Bombay by the Pound; or, I Can't Believe I Ate the Whole Thing
Well, I just finished the first of my literary birthday gifts, this one from a friend visiting from Mumbai. He said, "This really captures the feeling of Bombay," then handed me the 935 page, 2lb-11oz paperback UK edition of Gregory David Roberts' SHANTARAM. Unbeknownst to me, it is an international bestseller. My friend noticed my discomfort at the size of the book: "Just read the first 100 pages, it's worth it."
I trust this friend, and I am curious about Bombay. But more than that, I'm curious about what makes this material warrant the book's absurd scale. My first novel, which at a mere 120 thousand words (about 350 print pages) has been called "big" and "sprawling" in the nicest and most helpful ways by those rejecting it, will probably never see print in its current configuration. So what does SHANTARAM have that made publishers ignore its violation of the cardinal rule of debut fiction: keep it simple?
In a word: PLATFORM. This is an autobiographical novel with one of the best author platforms I have ever seen. Roberts was a reformed heroin addict in an Australia prison, doing a hefty sentence for armed robbery. He escaped prison, went to India on a fake New Zealand passport, toured India and learned to speak Marathi, Hindi, and Urdu like a native, lived in a Bombay slum where he opened a free clinic, joined the Bombay mafia and worked in black market currency and passports, dabbled in the Bollywood movie biz, went on a gunrunning mission in Afghanistan during the war with Russia, eventually got caught in Europe, and then served out his remaining sentence for the Australia crimes. In the book's acknowledgements, he notes that 600 pages of his original manuscript, penned in prison, were lost.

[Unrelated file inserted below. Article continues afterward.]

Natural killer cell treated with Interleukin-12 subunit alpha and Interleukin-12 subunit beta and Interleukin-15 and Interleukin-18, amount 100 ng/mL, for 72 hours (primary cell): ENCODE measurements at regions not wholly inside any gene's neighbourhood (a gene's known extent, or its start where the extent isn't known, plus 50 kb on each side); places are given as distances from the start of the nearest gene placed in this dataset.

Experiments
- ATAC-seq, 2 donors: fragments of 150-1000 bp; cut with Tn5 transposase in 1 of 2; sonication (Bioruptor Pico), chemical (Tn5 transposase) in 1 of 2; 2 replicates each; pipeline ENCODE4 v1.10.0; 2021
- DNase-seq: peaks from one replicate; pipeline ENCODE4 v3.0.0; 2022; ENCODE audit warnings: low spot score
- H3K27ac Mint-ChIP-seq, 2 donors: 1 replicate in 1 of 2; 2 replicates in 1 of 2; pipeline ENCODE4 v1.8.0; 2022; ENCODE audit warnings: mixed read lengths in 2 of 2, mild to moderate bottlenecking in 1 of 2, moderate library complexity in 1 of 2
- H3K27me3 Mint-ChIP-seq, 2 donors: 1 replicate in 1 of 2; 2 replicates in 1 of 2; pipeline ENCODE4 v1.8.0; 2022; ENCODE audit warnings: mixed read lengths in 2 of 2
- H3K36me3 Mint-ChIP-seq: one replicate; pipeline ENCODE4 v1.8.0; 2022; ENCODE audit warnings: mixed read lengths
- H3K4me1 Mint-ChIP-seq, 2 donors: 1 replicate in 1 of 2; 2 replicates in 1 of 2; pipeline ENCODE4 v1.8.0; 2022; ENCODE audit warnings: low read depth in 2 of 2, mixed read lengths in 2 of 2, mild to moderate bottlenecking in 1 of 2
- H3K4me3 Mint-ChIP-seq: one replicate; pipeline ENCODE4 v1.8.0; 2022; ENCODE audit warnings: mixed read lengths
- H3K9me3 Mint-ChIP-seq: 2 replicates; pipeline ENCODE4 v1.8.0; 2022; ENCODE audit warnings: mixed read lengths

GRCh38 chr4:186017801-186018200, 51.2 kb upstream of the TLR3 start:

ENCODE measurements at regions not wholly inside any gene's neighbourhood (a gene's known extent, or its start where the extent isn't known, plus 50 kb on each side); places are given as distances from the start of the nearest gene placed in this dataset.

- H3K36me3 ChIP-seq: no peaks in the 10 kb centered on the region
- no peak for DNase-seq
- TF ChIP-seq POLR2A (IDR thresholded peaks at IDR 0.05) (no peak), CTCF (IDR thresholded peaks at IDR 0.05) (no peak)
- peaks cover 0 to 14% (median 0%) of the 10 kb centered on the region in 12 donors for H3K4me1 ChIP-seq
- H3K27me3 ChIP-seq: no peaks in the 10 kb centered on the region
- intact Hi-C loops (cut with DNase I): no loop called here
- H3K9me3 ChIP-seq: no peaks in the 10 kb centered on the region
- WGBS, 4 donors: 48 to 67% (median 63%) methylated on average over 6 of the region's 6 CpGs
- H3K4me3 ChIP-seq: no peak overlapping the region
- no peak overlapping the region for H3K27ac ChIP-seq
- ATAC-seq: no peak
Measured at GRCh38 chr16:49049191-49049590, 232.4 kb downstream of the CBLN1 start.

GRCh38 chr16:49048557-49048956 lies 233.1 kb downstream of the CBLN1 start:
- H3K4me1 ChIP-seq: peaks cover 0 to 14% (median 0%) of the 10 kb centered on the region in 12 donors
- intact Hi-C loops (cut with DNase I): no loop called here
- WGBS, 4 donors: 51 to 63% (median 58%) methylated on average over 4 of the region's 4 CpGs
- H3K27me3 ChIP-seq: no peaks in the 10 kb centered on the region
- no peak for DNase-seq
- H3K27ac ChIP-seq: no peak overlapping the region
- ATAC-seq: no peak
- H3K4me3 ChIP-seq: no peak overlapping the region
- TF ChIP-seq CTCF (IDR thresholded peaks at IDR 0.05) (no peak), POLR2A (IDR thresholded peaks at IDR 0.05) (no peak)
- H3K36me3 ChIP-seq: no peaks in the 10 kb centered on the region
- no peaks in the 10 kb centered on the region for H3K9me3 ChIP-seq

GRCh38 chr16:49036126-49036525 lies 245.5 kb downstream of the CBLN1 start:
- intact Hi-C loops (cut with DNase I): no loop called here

(Meaning the story was supposed to be 1500 pages?)
I'll try not to bitch about the length, especially since it's what kept me reading. That nagging question: why is it so big? I concluded that it simply suffers from the problem that many autobiographical first novels suffer, the need to include every good idea, every insight, every interesting character, as if there will be no more novels after this one. And while I did find myself wishing Roberts had saved some of the material for his next opus, I must concede that it feels well-researched, and it REALLY makes me want to go to Bombay. The book's architecture is meandering, but so are the slums of Bombay, and so I'll cut him some slack.
Some critics have complained about Roberts' "larger than life" characters, which is a term I'm struggling with now. As in too colorful, too implausible? If so, I disagree. I, like Roberts, am a person who is drawn to weirdos. They do exist. There is no need to write bland characters, or to be bland in life.
But if "larger than life" means cliche, then maybe I see critics' point. One does get tired of hearing about the winning smile of Prabaker, the protag's first friend in India, or the liquid green eyes of Karla, the aloof love interest. But so what. This book is a ride. A long, long, ride, like a Bollywood movie, complete with bad guys and a dancing bear. So maybe the movie could be edited. Maybe the hero wins too many battles or has too much flowery, good sex. (I mean really, no fumbling or bumbling? No icky fluids?) So what if it falls into that story paradigm of cross-cultural searching and assimilation. My Indian friend wasn't offended. It's a little like Roberts' take on visiting India: you just gotta trust and ride.
Aside: while I was reading this book, I noticed Vikram Chandra sold a 1200-page novel about the Bombay crime and movie underworld. Is this becoming a genre? The Bombay supernovel?